In 2018 we have initiated the Salamanca Program for gifted and talented students across Years 7, 8, 9 and 10.
The Salamanca Program gives the opportunity for students who have achieved consistently at high levels across a range of subject areas to participate in creative, cognitively demanding pursuits outside of their standard program of study.
We have a group of twelve Year 8 students participating in the Opti-Minds Challenge (in late August) whereby they must creatively solve problems in the areas of Language-Literature and Engineering-Science. For example, the LL Team has been asked to create a version of Roald Dahl's novel Matilda in which the original story is 'not quite accurately represented'. Challenging and lots of fun!
We also have a group of six Year 7 and 8 students participating in the NCSS digital technologies challenge, a national programming, or coding, competition with 'problems that range from relatively simple to mind-bendingly hard.' It will be exciting to see how our students develop their skills in this cutting-edge format.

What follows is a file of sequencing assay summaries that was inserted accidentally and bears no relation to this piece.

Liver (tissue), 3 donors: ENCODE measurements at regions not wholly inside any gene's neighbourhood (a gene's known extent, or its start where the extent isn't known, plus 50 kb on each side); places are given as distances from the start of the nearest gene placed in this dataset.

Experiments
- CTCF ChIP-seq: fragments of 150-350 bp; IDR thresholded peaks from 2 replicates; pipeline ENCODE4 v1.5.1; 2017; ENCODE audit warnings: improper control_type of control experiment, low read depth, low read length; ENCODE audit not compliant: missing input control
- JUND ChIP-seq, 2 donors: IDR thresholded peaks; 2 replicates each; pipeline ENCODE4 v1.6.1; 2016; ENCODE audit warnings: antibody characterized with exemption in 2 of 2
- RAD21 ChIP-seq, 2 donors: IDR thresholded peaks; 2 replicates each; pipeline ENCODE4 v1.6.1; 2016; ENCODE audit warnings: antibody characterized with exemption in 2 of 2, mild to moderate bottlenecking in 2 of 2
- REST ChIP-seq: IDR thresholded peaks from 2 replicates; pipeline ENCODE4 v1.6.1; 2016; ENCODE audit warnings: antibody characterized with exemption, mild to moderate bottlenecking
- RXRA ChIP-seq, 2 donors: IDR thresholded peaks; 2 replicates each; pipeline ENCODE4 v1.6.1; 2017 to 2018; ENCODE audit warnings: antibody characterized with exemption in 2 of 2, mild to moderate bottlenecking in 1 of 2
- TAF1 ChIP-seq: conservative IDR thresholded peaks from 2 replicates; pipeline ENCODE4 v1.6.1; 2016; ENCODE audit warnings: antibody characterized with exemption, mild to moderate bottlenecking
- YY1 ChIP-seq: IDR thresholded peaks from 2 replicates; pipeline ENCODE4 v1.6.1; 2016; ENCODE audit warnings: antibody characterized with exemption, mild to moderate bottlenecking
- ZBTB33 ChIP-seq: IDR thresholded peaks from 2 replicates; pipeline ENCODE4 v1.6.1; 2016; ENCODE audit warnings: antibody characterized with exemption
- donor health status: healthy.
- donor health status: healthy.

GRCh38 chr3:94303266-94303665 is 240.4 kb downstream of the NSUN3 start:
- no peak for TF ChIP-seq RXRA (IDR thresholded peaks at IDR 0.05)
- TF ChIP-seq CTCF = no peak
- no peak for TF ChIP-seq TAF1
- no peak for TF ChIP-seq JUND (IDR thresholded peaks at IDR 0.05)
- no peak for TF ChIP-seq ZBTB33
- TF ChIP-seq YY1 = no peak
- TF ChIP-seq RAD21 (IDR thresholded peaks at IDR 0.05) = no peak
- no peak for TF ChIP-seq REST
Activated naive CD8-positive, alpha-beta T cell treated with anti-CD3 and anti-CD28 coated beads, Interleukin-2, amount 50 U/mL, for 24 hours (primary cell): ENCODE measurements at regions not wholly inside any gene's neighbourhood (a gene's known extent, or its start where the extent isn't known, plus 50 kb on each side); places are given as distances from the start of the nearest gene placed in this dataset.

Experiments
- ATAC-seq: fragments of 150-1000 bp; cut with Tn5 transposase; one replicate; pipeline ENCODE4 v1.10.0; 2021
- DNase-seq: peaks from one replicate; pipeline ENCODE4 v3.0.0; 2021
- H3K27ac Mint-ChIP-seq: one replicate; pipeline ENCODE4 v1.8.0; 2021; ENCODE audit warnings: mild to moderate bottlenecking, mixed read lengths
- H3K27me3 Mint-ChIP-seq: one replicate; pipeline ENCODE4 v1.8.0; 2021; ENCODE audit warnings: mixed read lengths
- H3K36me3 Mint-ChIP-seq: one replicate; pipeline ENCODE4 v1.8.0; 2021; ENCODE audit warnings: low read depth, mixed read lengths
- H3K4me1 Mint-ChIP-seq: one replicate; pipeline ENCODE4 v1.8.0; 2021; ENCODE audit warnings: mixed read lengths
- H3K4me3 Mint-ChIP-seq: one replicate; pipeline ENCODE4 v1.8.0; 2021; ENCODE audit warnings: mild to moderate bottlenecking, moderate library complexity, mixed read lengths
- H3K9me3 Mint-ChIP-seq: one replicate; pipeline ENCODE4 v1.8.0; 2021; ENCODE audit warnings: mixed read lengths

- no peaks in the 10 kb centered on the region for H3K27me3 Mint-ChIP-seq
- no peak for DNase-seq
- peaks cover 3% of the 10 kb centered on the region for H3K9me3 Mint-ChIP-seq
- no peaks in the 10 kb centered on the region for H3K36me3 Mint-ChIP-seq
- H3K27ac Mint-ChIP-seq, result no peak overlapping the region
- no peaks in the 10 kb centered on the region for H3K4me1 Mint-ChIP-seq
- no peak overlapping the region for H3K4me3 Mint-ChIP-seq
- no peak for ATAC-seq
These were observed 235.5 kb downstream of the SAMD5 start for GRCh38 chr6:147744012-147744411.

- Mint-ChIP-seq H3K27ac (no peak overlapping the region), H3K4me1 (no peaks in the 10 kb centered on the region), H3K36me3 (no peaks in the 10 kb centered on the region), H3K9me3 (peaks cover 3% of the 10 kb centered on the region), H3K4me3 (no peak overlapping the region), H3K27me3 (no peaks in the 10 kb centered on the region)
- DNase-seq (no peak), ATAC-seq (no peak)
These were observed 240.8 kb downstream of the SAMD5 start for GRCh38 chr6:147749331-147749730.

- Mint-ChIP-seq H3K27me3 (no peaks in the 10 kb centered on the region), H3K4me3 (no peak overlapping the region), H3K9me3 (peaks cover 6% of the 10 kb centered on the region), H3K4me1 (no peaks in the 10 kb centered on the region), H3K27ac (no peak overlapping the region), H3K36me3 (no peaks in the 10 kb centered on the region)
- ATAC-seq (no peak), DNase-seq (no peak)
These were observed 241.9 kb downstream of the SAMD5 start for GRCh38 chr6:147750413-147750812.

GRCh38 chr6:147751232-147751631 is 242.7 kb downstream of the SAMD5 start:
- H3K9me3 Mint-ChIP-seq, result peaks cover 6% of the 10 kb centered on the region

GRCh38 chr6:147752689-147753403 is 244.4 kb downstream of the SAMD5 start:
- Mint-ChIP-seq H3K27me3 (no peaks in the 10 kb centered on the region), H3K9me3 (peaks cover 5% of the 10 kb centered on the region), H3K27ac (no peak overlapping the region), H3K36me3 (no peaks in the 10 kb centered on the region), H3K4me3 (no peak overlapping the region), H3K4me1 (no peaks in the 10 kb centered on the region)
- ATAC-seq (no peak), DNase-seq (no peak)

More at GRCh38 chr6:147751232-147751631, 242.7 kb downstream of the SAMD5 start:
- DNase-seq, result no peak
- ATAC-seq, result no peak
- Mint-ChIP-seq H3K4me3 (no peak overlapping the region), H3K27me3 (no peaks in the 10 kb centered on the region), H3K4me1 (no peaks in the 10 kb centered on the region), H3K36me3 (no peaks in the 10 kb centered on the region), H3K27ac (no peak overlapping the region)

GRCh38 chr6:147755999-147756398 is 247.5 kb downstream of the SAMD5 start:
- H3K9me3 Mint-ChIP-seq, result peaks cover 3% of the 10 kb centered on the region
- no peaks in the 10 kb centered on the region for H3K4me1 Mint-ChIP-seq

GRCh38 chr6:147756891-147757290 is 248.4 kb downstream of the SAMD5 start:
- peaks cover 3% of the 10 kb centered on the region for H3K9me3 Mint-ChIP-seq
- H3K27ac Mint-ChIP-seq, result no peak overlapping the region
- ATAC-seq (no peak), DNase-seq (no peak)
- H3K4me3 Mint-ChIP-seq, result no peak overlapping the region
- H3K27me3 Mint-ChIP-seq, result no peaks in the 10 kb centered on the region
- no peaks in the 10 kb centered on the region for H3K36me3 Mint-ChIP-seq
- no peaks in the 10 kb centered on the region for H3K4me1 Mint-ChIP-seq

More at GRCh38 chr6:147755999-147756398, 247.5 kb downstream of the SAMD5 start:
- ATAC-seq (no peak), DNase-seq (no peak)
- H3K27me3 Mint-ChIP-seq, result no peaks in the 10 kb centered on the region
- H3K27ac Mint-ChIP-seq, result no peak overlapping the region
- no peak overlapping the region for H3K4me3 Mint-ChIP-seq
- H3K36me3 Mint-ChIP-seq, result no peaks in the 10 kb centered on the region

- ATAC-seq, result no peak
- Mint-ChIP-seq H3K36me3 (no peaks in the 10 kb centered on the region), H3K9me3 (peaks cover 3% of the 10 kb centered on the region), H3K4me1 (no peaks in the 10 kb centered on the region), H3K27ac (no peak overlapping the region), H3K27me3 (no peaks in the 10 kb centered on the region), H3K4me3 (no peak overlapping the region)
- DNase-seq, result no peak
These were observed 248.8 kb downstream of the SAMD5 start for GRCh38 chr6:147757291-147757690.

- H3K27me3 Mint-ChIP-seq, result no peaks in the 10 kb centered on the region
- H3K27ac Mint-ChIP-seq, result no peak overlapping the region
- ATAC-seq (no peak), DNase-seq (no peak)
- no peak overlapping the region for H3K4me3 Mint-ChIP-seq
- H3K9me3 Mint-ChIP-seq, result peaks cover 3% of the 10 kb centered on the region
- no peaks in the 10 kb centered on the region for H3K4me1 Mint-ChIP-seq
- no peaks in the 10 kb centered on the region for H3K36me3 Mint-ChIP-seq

In Year 9 we have a class undertaking an alternate humanities curriculum, the Big History Project. BHP was developed in the US by the Bill Gates Foundation and is self-described as a 'supercharged social studies curriculum that arose from a desire to go beyond specialized and self-contained fields of study to grasp history as a whole.' It requires significant cognition; rather than immersing themselves in a specific topic, students are asked to make links across the breadth of human history.
Our Year 10 gifted group has begun working on MOOCs – Massive Open Online Courses. These are tertiary-level courses developed and authenticated by universities from across the world. Our students are able to tailor a study program to meet their own interests and needs, and prepare meaningfully for higher-level study. For example, we now have students enrolled in MOOCs as diverse as 'The humanitarian response to conflict and disaster' (Harvard University), 'An introduction to animal ethics' (Kyoto University) and 'Human anatomy' (Hong Kong Polytechnic). That our students can do this is clearly indicative of the shrinking, digital world in which we live, work and study – as well as being a wonderful opportunity for them!
Schools have a responsibility to cater for students with diverse needs. That diversity includes students who exhibit higher-than-usual standards of cognition combined with the ongoing mastery of competencies, knowledge and skills. Typically, strategies for such students include accelerated curriculum, enrichment activities and open-ended learning. It is our belief that the Salamanca Program, as outlined above, offers all three of these strategies.